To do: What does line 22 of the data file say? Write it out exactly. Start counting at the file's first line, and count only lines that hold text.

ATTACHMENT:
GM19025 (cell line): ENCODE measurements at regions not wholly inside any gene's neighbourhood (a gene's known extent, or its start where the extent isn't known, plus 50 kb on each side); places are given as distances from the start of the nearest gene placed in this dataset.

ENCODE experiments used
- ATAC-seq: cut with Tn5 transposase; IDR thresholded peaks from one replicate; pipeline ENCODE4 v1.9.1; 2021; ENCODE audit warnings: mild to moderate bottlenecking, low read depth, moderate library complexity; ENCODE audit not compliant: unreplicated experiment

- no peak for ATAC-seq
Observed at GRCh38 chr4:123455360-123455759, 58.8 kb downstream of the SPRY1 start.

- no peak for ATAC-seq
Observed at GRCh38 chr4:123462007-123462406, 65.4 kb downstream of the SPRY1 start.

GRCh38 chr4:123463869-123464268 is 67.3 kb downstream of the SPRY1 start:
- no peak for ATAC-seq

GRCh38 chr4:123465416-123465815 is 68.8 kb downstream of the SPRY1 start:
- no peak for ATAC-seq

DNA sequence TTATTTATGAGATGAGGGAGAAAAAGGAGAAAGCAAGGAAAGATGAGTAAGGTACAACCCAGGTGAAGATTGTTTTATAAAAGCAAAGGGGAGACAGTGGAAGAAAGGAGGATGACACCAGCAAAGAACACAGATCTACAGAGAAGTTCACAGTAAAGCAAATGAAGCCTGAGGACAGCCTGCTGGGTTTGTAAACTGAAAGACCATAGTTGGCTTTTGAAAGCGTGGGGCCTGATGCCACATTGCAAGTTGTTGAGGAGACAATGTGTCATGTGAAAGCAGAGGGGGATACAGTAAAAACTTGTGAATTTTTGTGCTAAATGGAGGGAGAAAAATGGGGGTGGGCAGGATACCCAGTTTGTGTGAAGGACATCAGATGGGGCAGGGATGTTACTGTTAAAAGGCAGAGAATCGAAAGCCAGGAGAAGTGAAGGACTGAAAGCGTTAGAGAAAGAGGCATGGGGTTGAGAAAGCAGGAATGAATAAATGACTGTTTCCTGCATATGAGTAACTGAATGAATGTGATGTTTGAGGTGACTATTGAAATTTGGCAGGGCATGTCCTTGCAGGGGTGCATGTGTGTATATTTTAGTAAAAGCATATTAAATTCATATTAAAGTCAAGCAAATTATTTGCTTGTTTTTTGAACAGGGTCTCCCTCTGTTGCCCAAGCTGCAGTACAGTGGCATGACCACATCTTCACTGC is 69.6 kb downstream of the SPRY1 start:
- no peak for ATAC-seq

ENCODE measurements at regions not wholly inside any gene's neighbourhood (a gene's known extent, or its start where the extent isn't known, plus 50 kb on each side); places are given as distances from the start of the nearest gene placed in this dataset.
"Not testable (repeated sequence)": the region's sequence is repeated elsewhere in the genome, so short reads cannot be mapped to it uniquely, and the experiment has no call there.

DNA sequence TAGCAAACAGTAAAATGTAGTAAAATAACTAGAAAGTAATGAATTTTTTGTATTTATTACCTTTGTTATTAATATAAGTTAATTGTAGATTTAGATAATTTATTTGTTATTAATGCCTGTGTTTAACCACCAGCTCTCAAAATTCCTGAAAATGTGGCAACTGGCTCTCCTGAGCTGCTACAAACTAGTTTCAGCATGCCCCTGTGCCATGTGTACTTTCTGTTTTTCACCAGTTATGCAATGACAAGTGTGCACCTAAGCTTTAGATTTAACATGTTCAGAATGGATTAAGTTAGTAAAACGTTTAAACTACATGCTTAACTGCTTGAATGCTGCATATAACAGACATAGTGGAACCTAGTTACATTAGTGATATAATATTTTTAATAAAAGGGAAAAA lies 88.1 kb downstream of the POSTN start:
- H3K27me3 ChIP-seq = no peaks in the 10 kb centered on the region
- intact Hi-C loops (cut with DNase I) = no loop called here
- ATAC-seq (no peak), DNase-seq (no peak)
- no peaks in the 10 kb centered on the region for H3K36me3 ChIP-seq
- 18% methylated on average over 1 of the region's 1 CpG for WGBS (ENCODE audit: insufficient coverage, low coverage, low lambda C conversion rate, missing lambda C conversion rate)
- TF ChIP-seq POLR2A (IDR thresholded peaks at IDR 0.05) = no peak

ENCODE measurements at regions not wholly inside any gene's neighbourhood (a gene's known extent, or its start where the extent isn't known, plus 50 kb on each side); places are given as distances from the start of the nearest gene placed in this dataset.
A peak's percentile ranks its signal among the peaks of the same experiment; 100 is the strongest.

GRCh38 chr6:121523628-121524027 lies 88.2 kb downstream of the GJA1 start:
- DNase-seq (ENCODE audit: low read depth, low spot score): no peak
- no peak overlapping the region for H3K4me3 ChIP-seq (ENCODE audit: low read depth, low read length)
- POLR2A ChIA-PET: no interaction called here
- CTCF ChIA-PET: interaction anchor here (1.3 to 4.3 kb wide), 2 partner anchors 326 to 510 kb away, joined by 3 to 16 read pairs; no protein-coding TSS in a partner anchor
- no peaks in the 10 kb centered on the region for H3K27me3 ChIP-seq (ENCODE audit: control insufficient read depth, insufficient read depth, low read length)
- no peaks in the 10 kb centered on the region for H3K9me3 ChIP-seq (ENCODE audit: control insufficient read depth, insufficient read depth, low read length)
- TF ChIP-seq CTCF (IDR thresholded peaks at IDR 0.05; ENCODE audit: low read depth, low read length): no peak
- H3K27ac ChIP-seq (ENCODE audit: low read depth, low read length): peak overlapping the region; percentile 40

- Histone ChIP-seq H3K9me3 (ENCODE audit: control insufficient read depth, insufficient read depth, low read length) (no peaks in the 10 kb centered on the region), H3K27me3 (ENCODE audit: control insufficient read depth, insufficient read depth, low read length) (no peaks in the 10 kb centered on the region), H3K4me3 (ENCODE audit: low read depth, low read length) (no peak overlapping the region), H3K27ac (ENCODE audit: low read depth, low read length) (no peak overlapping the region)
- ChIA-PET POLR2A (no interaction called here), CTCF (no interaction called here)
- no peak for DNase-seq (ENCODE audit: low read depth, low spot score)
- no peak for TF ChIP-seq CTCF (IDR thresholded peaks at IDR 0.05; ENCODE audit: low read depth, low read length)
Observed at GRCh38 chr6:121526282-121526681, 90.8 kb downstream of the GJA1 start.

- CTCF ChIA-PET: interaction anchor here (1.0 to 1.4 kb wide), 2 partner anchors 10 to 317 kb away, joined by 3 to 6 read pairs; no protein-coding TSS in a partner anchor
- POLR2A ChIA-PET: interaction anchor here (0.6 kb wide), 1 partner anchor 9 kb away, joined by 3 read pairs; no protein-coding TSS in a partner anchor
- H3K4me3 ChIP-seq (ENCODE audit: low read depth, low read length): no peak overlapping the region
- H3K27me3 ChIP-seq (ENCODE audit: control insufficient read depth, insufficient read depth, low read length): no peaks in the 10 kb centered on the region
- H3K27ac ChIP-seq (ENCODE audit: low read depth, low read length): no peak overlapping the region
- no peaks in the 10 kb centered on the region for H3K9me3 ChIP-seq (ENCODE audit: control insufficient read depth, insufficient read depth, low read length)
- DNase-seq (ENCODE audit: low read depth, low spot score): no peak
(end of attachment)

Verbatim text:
- TF ChIP-seq POLR2A (IDR thresholded peaks at IDR 0.05) = no peak